To put this into perspective, 40-60% of total returned volumes across the year are returned during seasonal peaks***. Therefore, it is essential that there is a slick returns process in place which allows for items to be restocked efficiently as this can maximise the recovery rate of the businesses inventory. One way to minimise the influx of returns in retail is by extending your returns policy as a goodwill gesture during seasonal peaks. This is not uncommon now, but I’ve still not seen any retailers making allowances for Easter in their policies, so maybe we’ll start to see this in the coming years as retailers channel more energy into their returns policies. You can read our 10 top tips for a winning returns policy here.
So when should you start planning for the Christmas peak?
“From my experience, retailers go into this mental block from September/October as the big challenge that retailers have is with IT shutting down for the big code freeze for new implementations, new service launches etc. September is the deadline for planning how you’re going to cope with seasonal peaks as there’s no way anyone would touch their servers in November. By then it’s too late anyway as you’re just reacting to returns rather than planning how to make the process smoother from a logistics angle, and easier for your customers too”, Belle tells me.
It may be surprising to hear that many of the retail giants would have started to plan for next Christmas while you were still finishing up your turkey leftovers! The key is to start early; planning is at the heart of any effective strategy for seasonal peaks, so the earlier you start, the better. To be able to respond to sudden surges of consumer demand is critical to the brand reputation and maintaining consumer loyalty. For one-off promotions and flash sales, the percentage of first-time buyers will drastically increase, so it is critical to ensure their first return experience with your brand is positive. 80% of first-time buyers will never shop with you again if they need to return their purchase, even if the returns process is seamless****. So by taking steps to improve visibility of the returns process and enhance the consumer returns experience by refunding them quicker can all help to re-instate their confidence in shopping with you again.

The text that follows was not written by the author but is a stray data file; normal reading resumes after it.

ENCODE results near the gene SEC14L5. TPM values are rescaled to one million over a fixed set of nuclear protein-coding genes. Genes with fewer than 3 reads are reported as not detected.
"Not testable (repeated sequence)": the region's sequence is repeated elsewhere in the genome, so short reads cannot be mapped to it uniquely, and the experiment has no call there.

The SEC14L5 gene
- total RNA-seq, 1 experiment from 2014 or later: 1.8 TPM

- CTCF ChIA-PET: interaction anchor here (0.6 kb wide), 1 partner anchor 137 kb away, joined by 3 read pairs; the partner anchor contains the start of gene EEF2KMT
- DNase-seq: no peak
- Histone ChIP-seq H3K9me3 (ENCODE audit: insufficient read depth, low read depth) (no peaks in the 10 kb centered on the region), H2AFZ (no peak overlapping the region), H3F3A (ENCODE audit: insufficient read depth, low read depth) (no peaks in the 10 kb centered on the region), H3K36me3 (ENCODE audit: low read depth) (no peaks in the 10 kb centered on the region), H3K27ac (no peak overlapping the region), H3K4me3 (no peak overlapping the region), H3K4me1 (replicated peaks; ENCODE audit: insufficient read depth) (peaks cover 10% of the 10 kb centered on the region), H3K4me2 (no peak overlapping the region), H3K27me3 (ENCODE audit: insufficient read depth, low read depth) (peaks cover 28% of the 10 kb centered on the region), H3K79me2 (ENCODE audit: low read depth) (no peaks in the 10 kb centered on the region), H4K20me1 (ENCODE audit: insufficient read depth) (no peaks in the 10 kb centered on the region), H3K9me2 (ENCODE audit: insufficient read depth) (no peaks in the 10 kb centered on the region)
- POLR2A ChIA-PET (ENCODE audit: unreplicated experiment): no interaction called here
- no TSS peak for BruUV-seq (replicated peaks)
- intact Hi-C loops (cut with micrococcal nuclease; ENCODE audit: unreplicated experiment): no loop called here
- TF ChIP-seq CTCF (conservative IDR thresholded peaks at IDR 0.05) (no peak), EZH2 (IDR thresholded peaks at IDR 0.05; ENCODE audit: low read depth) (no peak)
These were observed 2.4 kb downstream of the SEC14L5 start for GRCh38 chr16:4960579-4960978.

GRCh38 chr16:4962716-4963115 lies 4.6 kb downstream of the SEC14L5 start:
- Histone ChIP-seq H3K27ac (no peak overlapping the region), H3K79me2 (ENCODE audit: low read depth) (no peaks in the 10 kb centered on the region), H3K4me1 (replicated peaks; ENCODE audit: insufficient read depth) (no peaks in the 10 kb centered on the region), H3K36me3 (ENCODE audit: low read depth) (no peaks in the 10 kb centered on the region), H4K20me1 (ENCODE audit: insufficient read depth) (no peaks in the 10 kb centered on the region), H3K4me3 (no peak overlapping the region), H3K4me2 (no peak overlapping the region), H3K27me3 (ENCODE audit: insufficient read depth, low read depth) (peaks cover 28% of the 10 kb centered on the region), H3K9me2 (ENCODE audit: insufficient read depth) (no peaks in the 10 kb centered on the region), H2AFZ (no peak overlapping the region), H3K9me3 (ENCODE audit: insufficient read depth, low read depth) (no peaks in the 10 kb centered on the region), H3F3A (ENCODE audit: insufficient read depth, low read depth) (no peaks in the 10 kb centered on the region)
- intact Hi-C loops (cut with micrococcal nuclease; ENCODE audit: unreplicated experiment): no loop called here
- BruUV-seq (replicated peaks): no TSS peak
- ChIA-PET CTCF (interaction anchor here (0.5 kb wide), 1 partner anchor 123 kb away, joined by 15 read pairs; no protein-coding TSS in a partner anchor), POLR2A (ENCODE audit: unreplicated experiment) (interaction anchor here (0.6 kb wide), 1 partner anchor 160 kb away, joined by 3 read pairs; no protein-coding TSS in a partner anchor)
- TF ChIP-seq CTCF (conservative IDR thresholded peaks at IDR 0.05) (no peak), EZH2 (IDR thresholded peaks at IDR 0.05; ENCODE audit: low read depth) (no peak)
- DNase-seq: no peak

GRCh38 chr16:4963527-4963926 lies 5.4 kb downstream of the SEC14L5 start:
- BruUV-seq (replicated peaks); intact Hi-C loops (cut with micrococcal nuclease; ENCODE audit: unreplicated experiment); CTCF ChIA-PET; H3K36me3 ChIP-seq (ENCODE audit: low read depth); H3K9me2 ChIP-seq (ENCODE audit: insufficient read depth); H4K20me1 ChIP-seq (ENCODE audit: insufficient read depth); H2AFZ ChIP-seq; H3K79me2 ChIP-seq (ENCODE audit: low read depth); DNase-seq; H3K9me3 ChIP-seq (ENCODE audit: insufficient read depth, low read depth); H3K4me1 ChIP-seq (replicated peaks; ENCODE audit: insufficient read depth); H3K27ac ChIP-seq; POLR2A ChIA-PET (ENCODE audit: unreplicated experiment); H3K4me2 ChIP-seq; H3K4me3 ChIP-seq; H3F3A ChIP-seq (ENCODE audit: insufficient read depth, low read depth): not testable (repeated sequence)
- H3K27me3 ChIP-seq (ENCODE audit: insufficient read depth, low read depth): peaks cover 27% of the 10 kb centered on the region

Belle concludes that “because retailers have felt the pain of the last year or so, they’d normally just ignore that pain and focus on other outbound projects. But the good thing is that there are solutions out there now to manage returns and we’re getting to a point now as we take a 360 degree turn where returns are actually going to be on top of everyone’s agenda”.
Written by Kelly Jones
* ‘Seasonal Peaks Research Analysis’ – Liz Morrell, Internet Retailing, (2014)
** ‘The online sales slow-down – What’s going on?’ IMRG report (2015)
*** “Logistics in Reverse: Preparing for Peak Season Returns” – Integracore, (2014)
**** “Why returns are costing you more than you think” – Clear Returns (2014)
Published by Monk Chipman